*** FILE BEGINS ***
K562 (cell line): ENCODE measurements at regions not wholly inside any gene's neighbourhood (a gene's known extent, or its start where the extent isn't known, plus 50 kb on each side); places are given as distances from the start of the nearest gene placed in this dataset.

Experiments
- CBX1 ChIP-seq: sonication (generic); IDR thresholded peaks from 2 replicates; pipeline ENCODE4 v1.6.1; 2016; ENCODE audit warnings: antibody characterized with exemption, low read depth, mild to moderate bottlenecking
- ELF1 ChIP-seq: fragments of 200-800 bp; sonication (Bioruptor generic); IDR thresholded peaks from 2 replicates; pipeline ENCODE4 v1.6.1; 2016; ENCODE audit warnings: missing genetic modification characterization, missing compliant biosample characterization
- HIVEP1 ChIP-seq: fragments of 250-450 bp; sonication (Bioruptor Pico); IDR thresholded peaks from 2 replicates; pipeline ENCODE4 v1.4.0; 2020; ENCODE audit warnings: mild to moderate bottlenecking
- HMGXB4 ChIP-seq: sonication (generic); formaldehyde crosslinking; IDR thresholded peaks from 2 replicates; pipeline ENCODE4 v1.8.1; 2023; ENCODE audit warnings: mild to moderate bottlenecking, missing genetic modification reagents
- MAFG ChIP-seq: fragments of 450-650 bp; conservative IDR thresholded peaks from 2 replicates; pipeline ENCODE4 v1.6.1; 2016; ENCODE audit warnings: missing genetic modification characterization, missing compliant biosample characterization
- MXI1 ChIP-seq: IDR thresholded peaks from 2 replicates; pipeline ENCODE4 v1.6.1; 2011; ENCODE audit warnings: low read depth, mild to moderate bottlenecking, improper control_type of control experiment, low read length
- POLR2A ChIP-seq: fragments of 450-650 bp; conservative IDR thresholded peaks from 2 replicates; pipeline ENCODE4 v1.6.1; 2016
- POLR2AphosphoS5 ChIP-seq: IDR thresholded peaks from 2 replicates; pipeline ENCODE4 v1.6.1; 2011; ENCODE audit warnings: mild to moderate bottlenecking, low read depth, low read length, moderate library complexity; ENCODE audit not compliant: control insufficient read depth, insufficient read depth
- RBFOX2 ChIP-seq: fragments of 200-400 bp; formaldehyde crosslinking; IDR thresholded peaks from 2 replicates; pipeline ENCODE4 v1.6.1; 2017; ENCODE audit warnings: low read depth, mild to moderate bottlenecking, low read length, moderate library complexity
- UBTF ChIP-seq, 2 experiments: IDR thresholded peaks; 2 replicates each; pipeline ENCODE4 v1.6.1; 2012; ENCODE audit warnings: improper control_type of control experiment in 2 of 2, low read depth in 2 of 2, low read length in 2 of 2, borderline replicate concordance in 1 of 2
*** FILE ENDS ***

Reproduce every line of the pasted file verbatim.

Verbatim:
K562 (cell line): ENCODE measurements at regions not wholly inside any gene's neighbourhood (a gene's known extent, or its start where the extent isn't known, plus 50 kb on each side); places are given as distances from the start of the nearest gene placed in this dataset.

Experiments
- CBX1 ChIP-seq: sonication (generic); IDR thresholded peaks from 2 replicates; pipeline ENCODE4 v1.6.1; 2016; ENCODE audit warnings: antibody characterized with exemption, low read depth, mild to moderate bottlenecking
- ELF1 ChIP-seq: fragments of 200-800 bp; sonication (Bioruptor generic); IDR thresholded peaks from 2 replicates; pipeline ENCODE4 v1.6.1; 2016; ENCODE audit warnings: missing genetic modification characterization, missing compliant biosample characterization
- HIVEP1 ChIP-seq: fragments of 250-450 bp; sonication (Bioruptor Pico); IDR thresholded peaks from 2 replicates; pipeline ENCODE4 v1.4.0; 2020; ENCODE audit warnings: mild to moderate bottlenecking
- HMGXB4 ChIP-seq: sonication (generic); formaldehyde crosslinking; IDR thresholded peaks from 2 replicates; pipeline ENCODE4 v1.8.1; 2023; ENCODE audit warnings: mild to moderate bottlenecking, missing genetic modification reagents
- MAFG ChIP-seq: fragments of 450-650 bp; conservative IDR thresholded peaks from 2 replicates; pipeline ENCODE4 v1.6.1; 2016; ENCODE audit warnings: missing genetic modification characterization, missing compliant biosample characterization
- MXI1 ChIP-seq: IDR thresholded peaks from 2 replicates; pipeline ENCODE4 v1.6.1; 2011; ENCODE audit warnings: low read depth, mild to moderate bottlenecking, improper control_type of control experiment, low read length
- POLR2A ChIP-seq: fragments of 450-650 bp; conservative IDR thresholded peaks from 2 replicates; pipeline ENCODE4 v1.6.1; 2016
- POLR2AphosphoS5 ChIP-seq: IDR thresholded peaks from 2 replicates; pipeline ENCODE4 v1.6.1; 2011; ENCODE audit warnings: mild to moderate bottlenecking, low read depth, low read length, moderate library complexity; ENCODE audit not compliant: control insufficient read depth, insufficient read depth
- RBFOX2 ChIP-seq: fragments of 200-400 bp; formaldehyde crosslinking; IDR thresholded peaks from 2 replicates; pipeline ENCODE4 v1.6.1; 2017; ENCODE audit warnings: low read depth, mild to moderate bottlenecking, low read length, moderate library complexity
- UBTF ChIP-seq, 2 experiments: IDR thresholded peaks; 2 replicates each; pipeline ENCODE4 v1.6.1; 2012; ENCODE audit warnings: improper control_type of control experiment in 2 of 2, low read depth in 2 of 2, low read length in 2 of 2, borderline replicate concordance in 1 of 2